I've only heard clips of the Wilton et. al. version of the band and I've enjoyed what I heard and plan to buy the album in the next few weeks. I have listened to the majority of Geoff's Frequency Unknown album and, while it doesn't really carry the Queensryche sound that I dug back in the day, it's a definite improvement over Dedicated to Chaos and some of the albums preceding it. It's also been common knowledge lately that the Tate-led version of the band has been consistently changing members. I'm not going to speculate on the reason for this but I was actually pretty interested in checking out this lineup as they rolled into Nashville recently.
Upon entering the main venue about 10 minutes before the band hit the stage, one fact was painfully clear; Nashville was NOT overly interested in seeing this version of Queensryche. There were, maybe, 200 people in the auditorium at show time.
The other 'Ryche played a much larger venue a few months ago to a full house. I will admit that there was little to no promotion for this concert and it was on a Thursday night. Plus, I have seen images of decent-sized crowds at other stops on this tour so maybe those are valid reasons.
Regardless of the sparse turnout, this new version of Queensryche put on an absolutely great performance. Celebrating 25 years of Operation Mindcrime, the band played the entire album from front to back. Standout songs included Revolution Calling, Spreading the Disease, Suite Sister Mary (featuing Sass Jordan) and main set closer Eyes of a Stranger. Also during the main set was Brian Tichy performing a slamming drum solo that left me awestruck. This was NOT your typical pee/beer break drum solo. Instead, Tichy played some inspired beats that showed a definite Peter Criss/John Bonham influence; going as far as playing a section with his hands!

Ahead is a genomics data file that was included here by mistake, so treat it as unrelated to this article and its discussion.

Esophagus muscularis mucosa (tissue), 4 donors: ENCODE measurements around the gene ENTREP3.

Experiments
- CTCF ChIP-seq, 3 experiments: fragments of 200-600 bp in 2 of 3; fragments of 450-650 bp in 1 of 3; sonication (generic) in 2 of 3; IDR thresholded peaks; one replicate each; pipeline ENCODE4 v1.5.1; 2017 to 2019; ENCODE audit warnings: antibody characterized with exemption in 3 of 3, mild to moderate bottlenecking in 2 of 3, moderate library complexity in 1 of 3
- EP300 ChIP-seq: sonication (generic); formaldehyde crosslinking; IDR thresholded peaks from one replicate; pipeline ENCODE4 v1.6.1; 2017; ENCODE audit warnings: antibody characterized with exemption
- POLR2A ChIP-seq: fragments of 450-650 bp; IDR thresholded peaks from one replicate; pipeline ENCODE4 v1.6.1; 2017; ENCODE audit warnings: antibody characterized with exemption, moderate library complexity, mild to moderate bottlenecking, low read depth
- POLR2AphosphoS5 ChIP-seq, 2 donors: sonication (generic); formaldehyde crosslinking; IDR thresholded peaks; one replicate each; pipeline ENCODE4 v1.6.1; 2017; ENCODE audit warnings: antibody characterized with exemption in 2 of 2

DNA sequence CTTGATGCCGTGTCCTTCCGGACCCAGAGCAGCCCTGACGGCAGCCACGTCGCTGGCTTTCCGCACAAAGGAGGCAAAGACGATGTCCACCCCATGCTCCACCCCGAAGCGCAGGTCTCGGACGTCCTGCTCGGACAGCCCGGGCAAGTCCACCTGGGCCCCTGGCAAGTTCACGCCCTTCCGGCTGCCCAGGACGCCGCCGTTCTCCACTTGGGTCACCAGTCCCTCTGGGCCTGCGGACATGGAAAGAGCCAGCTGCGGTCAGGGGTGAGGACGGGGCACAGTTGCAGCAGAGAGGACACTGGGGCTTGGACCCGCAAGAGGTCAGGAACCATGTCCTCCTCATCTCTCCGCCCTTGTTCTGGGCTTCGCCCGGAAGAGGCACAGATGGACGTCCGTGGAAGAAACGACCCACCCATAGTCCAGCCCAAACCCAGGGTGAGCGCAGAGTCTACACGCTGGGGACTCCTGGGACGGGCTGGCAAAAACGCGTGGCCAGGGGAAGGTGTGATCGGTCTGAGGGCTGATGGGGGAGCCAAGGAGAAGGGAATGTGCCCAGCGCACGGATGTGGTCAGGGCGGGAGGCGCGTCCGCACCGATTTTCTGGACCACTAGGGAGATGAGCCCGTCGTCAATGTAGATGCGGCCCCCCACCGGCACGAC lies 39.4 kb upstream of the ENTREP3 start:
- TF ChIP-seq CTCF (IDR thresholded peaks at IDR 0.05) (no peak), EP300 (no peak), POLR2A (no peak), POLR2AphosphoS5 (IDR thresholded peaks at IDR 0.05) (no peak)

|Brian Tichy, Robert Sarzo, Kelly Gray|
While this song has never been a favorite of mine, it was only made worse in concert due to cameos onstage by Jimmy Wayne and former Rockstar Supernova winner Lukas Rossi. While Wayne did okay on his verses, Rossi was just unbelievably hard to listen to as he attempted to croak out the chorus of the song while a puzzled Nashville audience looked on. It only strengthened my opinion that reality television is not a guarantee of talent.
After a bit of a wait, those of us with passes were allowed to enter the main room again to mingle with the band during the meet and greet. I have nothing bad to say about any of these people. The entire band, Geoff Tate included, were truly gracious and could not have been nicer.
All in all, this was a very enjoyable night of music. The band played a tight, energetic set and Geoff Tate seemed to be in good spirits considering the circumstances. I do have to wonder, however, how sustainable this version of Queensryche can be. As I said earlier, there was very little promotion and it looks like some of the other shows had decent turnouts. I guess only time will tell if there's room in this world for two Queensryches.
- Chris Czynszak
All photos by Billy Hardaway & Chris Czynszak